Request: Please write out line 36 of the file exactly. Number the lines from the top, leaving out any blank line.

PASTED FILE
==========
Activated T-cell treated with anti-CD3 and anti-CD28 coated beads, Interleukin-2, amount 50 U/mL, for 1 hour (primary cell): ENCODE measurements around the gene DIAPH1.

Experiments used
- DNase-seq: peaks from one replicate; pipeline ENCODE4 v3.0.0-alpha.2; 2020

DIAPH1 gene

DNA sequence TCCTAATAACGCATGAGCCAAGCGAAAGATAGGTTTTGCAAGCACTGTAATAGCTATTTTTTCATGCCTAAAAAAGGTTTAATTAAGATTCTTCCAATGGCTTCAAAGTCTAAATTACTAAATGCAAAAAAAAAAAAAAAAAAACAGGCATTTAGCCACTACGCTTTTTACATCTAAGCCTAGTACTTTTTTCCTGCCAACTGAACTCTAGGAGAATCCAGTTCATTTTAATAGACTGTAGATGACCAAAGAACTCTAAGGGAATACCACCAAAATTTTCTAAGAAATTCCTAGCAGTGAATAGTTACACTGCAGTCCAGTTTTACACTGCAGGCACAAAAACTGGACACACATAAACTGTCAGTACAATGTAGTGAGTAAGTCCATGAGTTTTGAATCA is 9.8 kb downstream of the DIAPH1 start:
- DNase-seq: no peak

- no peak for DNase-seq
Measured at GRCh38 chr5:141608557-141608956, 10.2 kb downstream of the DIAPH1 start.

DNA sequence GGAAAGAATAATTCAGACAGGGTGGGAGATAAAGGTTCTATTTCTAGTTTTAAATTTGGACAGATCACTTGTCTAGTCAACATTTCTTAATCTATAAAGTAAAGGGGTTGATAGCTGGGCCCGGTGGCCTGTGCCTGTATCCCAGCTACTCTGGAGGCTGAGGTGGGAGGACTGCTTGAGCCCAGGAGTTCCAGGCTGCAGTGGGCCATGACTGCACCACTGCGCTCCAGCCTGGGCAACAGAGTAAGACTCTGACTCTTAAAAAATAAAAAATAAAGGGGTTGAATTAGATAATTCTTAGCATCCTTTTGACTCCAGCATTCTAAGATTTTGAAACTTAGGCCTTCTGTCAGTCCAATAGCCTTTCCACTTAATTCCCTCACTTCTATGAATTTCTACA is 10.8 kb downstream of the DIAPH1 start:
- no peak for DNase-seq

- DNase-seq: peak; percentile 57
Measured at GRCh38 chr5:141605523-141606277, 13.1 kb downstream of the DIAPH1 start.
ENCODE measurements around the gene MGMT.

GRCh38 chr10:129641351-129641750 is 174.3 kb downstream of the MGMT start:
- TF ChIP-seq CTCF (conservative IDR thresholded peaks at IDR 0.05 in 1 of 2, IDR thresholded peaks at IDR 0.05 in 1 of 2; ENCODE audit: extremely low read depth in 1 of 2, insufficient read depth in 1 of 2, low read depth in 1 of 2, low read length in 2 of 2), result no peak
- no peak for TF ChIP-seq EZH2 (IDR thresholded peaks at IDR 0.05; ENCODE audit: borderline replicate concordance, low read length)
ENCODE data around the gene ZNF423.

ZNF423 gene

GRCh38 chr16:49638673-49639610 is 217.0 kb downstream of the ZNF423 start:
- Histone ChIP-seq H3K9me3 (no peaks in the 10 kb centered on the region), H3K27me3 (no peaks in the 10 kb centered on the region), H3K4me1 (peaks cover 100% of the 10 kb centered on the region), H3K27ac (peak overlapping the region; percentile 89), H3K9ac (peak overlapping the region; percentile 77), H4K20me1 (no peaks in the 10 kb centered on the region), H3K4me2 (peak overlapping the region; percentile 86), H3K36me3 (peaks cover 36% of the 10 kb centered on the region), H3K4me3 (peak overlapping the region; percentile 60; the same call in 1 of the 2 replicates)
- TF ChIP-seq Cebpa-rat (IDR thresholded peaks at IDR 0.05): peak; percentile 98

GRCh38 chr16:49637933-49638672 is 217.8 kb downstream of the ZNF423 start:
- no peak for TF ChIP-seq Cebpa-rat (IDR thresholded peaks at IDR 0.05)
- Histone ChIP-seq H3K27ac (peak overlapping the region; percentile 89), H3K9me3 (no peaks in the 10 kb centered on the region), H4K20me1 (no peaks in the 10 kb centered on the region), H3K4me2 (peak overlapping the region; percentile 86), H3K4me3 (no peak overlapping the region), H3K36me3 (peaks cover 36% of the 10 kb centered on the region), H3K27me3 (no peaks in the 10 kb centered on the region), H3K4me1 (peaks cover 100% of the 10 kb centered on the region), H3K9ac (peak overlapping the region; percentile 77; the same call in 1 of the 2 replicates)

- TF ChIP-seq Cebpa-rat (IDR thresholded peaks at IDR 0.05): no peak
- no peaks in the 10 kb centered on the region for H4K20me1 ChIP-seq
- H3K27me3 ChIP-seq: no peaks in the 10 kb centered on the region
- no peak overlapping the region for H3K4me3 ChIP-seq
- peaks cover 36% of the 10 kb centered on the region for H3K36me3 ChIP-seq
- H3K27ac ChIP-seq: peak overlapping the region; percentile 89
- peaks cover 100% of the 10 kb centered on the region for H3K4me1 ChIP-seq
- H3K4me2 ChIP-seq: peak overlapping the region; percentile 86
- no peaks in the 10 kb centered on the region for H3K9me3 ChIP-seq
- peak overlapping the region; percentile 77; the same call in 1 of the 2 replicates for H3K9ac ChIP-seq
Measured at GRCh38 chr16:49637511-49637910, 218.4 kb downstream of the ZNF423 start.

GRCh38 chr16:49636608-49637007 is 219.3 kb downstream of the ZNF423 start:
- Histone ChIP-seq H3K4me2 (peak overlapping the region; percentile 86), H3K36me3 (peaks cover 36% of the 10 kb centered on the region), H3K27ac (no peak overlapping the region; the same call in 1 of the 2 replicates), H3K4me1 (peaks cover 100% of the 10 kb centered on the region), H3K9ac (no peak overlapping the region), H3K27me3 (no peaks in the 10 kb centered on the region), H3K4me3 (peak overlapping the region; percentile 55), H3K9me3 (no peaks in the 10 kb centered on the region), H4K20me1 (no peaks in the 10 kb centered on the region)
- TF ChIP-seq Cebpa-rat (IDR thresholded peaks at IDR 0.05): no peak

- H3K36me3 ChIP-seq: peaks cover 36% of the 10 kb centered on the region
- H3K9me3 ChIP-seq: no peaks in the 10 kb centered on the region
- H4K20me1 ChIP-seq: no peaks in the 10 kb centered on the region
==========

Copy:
GRCh38 chr16:49636608-49637007 is 219.3 kb downstream of the ZNF423 start: